You may think a child is watching an “innocent” cartoon, but voila! He’s already learning how to kiss, the 6-year old boy already knows how to kiss and make love to the opposite sex. It wasn’t this way several years ago.
Currently, there’s an advocacy for same-sex marriage to the extent that even children’s cartoons now depicts these things. The aim is to raise children who are not homophobic. All this is made possible via the media.
Sexual content depicted on televisions, videos, and Social networks may seem innocent to see, but it’s having an untoward effect on the younger generation. When a child watches violent movies consistently, they tend to think you get everything by violence. When you see someone always interested in seeing horror movies, such a person doesn’t perceive a cut, bloodshed, violence, jungle justice and other barbaric acts as a strange and evil thing. Even if they currently dislike these things, with time, they begin to find pleasure seeing them, then you wonder why there’s an alarming spread of terrorism in the world — when violent videos can be shared and stored on smartphones.
The internet, television, newspapers and social media provide so much information to us, that we keep reading and watching and hearing. But unfortunately, they only make us think we know, but the downside is, the knowledge we get on social networks are usually half baked.
So many people now despise longstanding friendships with their offline friends because of an online friend whom they never met nor had real contact with. But by our perception and contact with them online, we believe they are trustworthy enough to be our friends and that places us at risk. The internet and social media have given the unheard a voice — we can now reach the unreached wherever we are on our smartphones and laptops, and this is a good thing. However, sometimes we tend to take it for granted.
The things in vogue are determined by the media; fashion sense is greatly influenced by the media. The success of a political campaign is determined by the media. Politicians keep tossing our minds to and fro during elections. It is the ability to control what the media broadcasts about a political aspirant that gives him an edge over the other. If the media presents a good and qualified candidate as bad/evil, he may never win. The media can also polish the wrong candidate and make him look nice, and he will win, even when evidently, there are quite convincing reasons why he shouldn’t be voted for. Voters will still be convinced to vote them in. The media can be bought to reduce broadcasting the ill-doings of a government, and except you are inquisitive enough you may never know. And this inadvertently affects the citizens because the same media promote something insignificant, diverting the people’s attention from what they should focus on.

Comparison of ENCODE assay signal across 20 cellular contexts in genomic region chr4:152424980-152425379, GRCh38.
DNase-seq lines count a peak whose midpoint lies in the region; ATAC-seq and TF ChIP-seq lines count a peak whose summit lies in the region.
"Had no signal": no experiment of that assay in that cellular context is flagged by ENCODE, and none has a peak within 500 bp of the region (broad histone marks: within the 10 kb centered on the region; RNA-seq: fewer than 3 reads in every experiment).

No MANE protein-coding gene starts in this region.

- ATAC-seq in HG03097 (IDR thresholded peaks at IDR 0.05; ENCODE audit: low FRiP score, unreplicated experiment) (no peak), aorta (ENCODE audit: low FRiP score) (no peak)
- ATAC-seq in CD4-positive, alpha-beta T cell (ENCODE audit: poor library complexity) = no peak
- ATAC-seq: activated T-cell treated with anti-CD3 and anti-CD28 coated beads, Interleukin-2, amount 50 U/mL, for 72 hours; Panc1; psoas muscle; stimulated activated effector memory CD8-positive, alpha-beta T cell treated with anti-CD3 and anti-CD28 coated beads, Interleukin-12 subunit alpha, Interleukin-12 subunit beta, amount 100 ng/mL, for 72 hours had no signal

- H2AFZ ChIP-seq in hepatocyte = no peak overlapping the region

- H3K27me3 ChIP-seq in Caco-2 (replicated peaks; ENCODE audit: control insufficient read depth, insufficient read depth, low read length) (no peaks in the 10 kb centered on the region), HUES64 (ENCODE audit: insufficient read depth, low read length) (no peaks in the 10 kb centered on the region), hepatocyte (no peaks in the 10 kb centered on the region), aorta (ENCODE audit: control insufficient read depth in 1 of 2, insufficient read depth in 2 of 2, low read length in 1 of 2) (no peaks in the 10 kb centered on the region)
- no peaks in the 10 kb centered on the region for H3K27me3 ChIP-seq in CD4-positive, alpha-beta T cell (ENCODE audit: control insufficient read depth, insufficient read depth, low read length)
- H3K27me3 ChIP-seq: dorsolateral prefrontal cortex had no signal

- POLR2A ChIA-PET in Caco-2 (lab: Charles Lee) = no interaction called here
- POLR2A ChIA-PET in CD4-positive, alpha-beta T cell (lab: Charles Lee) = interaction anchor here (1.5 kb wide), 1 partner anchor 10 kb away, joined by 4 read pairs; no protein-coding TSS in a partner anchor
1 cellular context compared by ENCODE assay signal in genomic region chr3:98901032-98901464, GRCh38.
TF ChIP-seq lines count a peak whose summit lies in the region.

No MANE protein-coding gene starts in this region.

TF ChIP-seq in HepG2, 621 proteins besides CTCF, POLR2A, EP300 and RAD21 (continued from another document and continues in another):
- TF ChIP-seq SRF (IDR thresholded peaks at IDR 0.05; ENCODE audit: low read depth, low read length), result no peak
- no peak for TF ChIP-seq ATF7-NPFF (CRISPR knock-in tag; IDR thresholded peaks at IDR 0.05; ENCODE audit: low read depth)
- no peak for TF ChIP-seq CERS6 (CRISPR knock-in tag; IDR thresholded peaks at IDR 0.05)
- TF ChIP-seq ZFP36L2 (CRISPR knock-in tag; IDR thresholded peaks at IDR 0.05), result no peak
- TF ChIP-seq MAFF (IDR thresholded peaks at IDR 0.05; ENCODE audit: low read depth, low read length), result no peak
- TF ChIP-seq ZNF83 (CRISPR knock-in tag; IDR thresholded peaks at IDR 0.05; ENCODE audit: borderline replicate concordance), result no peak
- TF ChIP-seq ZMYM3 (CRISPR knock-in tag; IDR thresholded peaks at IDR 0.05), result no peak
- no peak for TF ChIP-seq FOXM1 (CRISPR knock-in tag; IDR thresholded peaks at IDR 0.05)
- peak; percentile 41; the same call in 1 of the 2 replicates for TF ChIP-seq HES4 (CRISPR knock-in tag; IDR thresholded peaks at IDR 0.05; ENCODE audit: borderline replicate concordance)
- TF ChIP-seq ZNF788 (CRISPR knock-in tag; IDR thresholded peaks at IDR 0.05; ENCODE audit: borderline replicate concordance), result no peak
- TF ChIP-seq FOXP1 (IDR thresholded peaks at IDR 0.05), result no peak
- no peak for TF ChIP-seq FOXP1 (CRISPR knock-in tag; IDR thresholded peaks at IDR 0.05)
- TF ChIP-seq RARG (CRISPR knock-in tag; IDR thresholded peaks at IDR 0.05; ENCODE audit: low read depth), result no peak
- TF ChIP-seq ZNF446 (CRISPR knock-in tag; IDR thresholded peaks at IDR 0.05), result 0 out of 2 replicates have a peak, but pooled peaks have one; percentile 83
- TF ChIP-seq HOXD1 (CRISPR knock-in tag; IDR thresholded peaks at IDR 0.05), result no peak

Several years ago, or presently to some people, there has to be something tangible you do to make money or even considered to be working. I mean physically going to work, leaving your house. However, with technology, we can now avail the benefits of remote work and online transactions. It’s now easier to promote new ideologies just with a single click and it’s gone viral. This implies that we do not need to struggle so much to create a movement or say anything. Consequently, there has been an increasing and unrestrained disregard for folks because of this freedom.
On a lighter note, this article was published basically for education and awareness. It doesn’t intend to discourage anyone from taking advantage of these technological resources, but to promote their positive use.
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I believe you relate with the above exposition? Share your opinions and experiences in the comment section below.